If you or a loved one have experienced a house fire, be sure to put your safety above all else. Once you are safe, if you are unsure about what to do next, don’t hesitate to call Insurance Claim HQ for assistance. An experienced lawyer will help you build you claim and work with you to start the recovery process.
What Evidence to Present to Your Insurance Company
When you’re building an insurance claim, it can be hard to tell what evidence is valuable and what isn’t. The rule of thumb when it comes to evidence is the more, the better. Your insurance company’s goal is to save as much money as possible, so they will try their best to poke holes in your claim. Evidence is your best defense against an unfair denial or lowball settlement offer.
Consider including any of the following pieces of evidence when filing your claim or meeting with an attorney:
- As many photos and videos of damaged property as possible, whether caused by the fire or your local fire department.
- As many photos and videos as possible of your property before the fire, if you have them available.
- Your fire report.
- Any bills or receipts associated with the restoration process or preventing further damage.
- Work estimates from public adjusters or independent contractors.
- Any communication regarding your damage with insurance, contractors, or local disaster relief services.
- Receipts for additional living expenses (hotel fees, restaurant meals, storage rentals, etc.) incurred as a direct consequence of the fire.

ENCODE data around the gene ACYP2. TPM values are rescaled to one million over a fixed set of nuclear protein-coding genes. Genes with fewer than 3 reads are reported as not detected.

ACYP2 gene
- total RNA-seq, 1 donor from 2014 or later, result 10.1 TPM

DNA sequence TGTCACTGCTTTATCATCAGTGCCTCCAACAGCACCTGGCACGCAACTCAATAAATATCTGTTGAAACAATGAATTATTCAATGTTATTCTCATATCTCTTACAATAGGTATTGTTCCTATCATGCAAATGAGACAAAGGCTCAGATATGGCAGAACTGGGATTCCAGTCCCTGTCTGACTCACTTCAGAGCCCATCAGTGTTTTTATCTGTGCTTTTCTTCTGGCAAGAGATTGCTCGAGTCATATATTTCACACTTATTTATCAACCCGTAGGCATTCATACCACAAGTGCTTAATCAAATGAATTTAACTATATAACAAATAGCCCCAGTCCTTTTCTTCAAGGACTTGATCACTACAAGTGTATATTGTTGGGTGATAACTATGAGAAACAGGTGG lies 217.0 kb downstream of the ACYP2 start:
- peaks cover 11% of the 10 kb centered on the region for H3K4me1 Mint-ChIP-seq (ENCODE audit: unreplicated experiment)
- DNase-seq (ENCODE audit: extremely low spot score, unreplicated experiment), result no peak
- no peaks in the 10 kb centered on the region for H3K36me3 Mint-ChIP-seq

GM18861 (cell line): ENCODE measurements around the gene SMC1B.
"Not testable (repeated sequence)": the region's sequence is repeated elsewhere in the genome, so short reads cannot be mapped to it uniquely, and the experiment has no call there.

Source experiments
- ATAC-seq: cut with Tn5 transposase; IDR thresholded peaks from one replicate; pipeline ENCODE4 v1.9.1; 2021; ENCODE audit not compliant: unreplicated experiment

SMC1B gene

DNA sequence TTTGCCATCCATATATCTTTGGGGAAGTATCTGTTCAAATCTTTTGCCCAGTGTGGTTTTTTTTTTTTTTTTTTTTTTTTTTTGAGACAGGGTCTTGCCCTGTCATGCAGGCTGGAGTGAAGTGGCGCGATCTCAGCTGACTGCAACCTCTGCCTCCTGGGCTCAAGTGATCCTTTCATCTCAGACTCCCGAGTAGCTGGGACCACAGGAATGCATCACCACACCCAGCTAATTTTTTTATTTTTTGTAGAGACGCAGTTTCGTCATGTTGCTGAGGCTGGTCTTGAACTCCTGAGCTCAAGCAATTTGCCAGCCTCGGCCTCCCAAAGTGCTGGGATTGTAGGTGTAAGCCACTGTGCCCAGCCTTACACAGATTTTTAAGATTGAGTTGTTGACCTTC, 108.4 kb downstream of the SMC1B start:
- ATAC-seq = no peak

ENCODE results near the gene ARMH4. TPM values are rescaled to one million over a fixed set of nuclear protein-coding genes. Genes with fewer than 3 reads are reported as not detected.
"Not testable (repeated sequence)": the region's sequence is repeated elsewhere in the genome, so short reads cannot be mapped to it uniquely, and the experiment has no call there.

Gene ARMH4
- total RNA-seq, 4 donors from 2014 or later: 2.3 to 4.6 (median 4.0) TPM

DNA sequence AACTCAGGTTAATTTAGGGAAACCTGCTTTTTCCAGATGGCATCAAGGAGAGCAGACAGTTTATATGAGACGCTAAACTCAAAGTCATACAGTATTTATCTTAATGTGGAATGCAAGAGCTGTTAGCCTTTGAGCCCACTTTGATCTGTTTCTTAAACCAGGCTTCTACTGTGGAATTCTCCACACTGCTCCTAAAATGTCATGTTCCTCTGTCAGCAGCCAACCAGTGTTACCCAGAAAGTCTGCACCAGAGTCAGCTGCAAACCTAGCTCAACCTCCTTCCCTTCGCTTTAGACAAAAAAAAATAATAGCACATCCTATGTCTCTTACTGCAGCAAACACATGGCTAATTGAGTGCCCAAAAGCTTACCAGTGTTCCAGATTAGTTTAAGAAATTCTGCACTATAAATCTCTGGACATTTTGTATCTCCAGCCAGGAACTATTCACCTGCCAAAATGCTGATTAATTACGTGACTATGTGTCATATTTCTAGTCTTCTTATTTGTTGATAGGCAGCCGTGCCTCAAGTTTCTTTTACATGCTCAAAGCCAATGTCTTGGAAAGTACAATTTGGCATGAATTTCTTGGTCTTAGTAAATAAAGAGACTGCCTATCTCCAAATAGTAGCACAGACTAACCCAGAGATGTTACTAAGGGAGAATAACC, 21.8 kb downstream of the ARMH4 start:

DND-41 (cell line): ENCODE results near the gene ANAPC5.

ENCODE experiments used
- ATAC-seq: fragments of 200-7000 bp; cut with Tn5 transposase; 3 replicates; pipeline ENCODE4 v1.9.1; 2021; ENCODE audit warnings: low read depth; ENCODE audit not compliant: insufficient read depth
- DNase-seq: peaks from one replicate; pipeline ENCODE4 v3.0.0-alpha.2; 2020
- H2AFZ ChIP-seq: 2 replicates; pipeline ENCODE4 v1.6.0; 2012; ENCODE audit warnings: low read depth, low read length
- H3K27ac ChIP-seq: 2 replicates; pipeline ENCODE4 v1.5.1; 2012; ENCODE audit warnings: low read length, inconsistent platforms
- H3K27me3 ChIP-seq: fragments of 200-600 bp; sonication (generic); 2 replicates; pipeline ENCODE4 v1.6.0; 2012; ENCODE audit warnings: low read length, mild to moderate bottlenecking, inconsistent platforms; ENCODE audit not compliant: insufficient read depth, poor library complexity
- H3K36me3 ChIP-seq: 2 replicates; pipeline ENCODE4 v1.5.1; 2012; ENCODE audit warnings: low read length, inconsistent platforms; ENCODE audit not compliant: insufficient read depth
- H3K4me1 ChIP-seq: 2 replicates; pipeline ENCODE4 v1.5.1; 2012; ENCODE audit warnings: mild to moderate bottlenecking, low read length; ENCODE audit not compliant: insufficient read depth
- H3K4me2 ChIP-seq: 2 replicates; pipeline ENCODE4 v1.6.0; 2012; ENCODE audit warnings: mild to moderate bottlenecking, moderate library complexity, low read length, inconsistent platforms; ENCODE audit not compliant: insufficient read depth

- A printed copy of your original insurance policy.
If you have compiled a good deal of evidence, but are still unsure what to include when filing, call an experienced fire damage claim attorney. They can help you to sort through what is most useful to strengthening your claim. They will also help you to find any potentially valuable evidence you may not even know about.
How an Experienced Fire Damage Claim Attorney Can Help
After you experience the tragedy of a house fire, the last thing you should have to worry about is filing a claim. Fire damage attorneys have the experience to help you avoid potential pitfalls and common mistakes while filing. Too many claimants end up getting denied for unfair reasons, which makes having a lawyer available even more valuable.
Attorneys can help take the burden of the claims process off you by helping you to gather and analyze evidence, evaluate your claim, communicate with your homeowners insurance company on your behalf, file your claim, and even fight back if your claim is unfairly denied. You shouldn’t have to worry about the work involved after a fire; let an experienced professional handle it for you.
Insurance Claim HQ: Here to Help You Get Back to Normal After a House Fire
Our team knows how devastating a house fire can be for claimants. That’s why we work hard to hold the insurance company accountable for your losses.
The fire damage claim attorneys at Insurance Claim HQ are ready to help you navigate the claims process, build your claim, communicate with your insurance company, and fight back against any signs of bad faith.
The content provided here is for informational purposes only and should not be construed as legal advice on any subject.